( continued from part 1 )
Q: 4)What were your sell from home secrets? What made your home based business stand out from other agencies, even some real large ones?
A: You have to know your market really well and be aware of what’s going on with your competition (research, research, research)because, when your client is at the other end of a phone line instead of in front of you, the quality of the answers to your client questions is paramount.
You have to come across as knowledgeable, self-confident and professional whether you sell from home or else where.
Your voice needs to transmit a genuine interest in their problems and a genuine desire to help solve them.
Also you must tell your clients outright when something isn’t feasible and tell them why. They’ll respect you all the more for it and, even if they get another agency to do for them what you refused to do, it’ll bomb and next time they’ll come back to you. I think that’s what made BCPLI stand out.
Managing the client’s expectations is very important. Many clients don’t realize that translation and interpretation are complex, highly specialized services and that they are not inexpensive. In here, like in everything else, quality has a price and you cannot be afraid to ask for that price.
Q: 5)How did you go about choosing your translators to work with? What was the criteria you based your hiring decisions on?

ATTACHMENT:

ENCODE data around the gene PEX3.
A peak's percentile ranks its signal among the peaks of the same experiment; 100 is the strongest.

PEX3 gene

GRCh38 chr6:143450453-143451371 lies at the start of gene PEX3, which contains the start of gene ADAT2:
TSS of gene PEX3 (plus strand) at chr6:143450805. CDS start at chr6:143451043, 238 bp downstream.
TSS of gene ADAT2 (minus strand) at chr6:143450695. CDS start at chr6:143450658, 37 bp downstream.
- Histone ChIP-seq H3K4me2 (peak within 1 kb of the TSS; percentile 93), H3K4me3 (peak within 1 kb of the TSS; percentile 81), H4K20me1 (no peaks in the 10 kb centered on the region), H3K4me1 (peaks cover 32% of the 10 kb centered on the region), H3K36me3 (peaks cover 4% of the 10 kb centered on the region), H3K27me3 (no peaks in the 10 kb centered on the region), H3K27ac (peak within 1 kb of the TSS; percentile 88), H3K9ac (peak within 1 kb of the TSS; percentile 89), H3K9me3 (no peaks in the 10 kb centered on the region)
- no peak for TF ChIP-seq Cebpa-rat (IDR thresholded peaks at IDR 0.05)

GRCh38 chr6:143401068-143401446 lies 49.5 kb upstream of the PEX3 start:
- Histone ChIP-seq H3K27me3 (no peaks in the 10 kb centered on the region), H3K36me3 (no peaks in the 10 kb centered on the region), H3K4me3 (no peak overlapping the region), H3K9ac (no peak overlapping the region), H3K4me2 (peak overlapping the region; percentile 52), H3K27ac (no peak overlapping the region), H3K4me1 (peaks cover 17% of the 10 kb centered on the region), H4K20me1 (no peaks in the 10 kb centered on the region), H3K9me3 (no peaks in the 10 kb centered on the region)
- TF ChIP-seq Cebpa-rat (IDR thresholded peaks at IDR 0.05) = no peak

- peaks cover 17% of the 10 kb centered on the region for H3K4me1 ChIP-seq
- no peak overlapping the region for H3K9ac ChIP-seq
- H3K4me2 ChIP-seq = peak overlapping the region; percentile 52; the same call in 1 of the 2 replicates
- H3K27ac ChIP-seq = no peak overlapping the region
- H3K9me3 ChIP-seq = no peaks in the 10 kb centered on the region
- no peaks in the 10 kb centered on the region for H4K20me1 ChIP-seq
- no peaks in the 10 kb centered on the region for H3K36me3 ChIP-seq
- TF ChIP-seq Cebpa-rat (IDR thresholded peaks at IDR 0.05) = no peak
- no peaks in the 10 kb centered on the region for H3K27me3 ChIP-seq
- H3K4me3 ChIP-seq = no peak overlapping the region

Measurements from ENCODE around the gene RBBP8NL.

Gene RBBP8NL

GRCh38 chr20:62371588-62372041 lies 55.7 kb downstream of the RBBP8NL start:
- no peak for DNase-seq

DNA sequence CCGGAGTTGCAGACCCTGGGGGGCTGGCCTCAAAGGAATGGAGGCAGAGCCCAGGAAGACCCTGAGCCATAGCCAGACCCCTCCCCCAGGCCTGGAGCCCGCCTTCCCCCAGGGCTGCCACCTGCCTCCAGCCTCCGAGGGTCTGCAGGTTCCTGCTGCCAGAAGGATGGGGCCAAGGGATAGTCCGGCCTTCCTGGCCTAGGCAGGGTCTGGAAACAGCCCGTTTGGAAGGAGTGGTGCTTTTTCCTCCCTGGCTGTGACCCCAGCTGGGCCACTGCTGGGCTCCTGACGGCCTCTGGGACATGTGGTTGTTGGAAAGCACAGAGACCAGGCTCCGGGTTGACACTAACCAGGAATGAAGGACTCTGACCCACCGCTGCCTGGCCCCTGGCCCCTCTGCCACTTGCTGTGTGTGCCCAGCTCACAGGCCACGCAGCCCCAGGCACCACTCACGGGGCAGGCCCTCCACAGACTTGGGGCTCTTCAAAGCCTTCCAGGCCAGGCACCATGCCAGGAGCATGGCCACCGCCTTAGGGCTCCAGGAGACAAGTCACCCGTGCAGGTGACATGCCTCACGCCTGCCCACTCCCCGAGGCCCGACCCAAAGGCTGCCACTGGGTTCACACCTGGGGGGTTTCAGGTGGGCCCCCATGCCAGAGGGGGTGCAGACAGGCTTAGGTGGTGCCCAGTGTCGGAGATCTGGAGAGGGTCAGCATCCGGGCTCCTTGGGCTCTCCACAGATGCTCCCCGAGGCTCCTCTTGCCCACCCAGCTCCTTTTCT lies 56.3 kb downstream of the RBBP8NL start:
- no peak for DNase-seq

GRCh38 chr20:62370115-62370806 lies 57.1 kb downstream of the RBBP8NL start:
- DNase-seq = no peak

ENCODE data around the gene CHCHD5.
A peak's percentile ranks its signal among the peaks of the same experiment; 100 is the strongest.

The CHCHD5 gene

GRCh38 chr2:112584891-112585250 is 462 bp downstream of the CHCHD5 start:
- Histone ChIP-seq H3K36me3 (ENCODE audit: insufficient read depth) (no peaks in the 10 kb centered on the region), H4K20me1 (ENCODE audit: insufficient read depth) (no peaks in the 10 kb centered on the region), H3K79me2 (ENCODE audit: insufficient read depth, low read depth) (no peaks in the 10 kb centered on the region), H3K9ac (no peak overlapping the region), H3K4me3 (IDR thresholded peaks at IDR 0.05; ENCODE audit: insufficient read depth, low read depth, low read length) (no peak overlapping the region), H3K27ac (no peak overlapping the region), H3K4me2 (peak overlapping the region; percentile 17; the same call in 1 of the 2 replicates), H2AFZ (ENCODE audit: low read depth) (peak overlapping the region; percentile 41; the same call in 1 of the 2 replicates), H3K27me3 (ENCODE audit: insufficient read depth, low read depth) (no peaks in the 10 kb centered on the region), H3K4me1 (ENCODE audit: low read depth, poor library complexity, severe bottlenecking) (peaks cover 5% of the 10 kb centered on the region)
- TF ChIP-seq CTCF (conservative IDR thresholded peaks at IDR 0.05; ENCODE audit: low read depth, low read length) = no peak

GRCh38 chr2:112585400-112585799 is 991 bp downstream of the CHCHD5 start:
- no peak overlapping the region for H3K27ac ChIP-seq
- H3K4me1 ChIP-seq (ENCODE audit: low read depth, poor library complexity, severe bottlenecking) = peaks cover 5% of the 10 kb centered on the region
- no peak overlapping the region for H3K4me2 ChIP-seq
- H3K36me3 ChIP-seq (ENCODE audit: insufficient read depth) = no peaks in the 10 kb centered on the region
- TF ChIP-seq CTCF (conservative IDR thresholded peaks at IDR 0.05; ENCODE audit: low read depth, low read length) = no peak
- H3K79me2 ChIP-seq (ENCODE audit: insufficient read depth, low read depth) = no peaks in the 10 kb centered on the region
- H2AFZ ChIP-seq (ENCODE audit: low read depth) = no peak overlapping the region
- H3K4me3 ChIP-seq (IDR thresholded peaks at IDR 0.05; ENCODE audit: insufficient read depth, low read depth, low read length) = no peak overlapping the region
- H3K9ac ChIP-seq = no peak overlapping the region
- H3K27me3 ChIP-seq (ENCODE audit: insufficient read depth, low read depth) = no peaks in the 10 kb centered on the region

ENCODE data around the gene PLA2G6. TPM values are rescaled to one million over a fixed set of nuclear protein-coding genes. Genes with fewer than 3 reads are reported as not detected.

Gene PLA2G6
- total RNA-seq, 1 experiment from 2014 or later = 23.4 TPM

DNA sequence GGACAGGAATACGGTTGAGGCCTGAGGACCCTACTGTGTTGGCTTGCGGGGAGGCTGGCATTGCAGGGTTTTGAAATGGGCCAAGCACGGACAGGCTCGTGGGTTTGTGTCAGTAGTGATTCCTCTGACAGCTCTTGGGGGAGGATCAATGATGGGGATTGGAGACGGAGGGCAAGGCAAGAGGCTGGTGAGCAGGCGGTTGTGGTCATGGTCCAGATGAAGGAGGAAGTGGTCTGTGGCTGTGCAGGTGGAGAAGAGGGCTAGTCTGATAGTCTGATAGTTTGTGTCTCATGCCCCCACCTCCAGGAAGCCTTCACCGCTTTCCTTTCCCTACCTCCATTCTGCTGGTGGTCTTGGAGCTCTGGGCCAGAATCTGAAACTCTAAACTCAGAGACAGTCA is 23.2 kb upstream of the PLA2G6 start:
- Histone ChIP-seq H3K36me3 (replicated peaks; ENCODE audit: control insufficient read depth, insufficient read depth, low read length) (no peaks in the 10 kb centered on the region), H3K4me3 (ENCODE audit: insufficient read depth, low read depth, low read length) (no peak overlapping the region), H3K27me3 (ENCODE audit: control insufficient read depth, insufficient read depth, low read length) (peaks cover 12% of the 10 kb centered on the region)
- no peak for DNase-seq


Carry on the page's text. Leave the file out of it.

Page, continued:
A: I interviewed the candidates whenever possible. When not possible, I gathered references from other translators or from translation desks at the Courts etc.
I was never afraid to ask the best in the profession to accept my jobs even if they were a bit more expensive because, in front of the client, they were BCPLI’s face and were the image of the business.
The criteria was simple … In addition to their command of the languages, they had to have a professional attitude to their work. They had to be on time, be prepared beforehand and not get lost in the areas where they were supposed to go, dress adequately for the job, be organized, observe neutrality in the proceedings and report on time among other things.
If one or more of these weren’t present, or weren’t present too often I couldn’t keep the interpreter any more. For translators, it was to deliver completed jobs in time, proofread and with a neat appearance.
Q: 6)In your view, what makes a good translator?
A: What makes a good translator is the same as in any other successful endeavour in life, it’s a passion for the chosen profession. When you’re passionate about what you do you keep striving for perfection and that’s what differentiates the mediocre from the best.
Q: 7)For translators who are struggling to find enough work and clients, what’s your advice to them? How do they sell from home?
A: It’s the same for all the self-employed. You must have your name in front of the largest possible number of potential clients, canvass, make cold-calls, advertise and ask satisfied clients to refer you to other potential clients. Marketing must be a relentless pursuit for struggling translators as it needs to be for any profession or trade.
Q: 8)I know you are retired now, so what’s happening with the agency? Who is doing the sell from home job?
A: It was really fortunate that when I was ready to retire, my brother Francisco and his wife Lily were ready to step in after the completion of their previous careers. They are now running BCPLI very successfully and the transition could not have been more smooth.
There’s no such thing as easy home base business. Starting a business from home can be rewarding, but you have to be willing to invest the time, effort and money.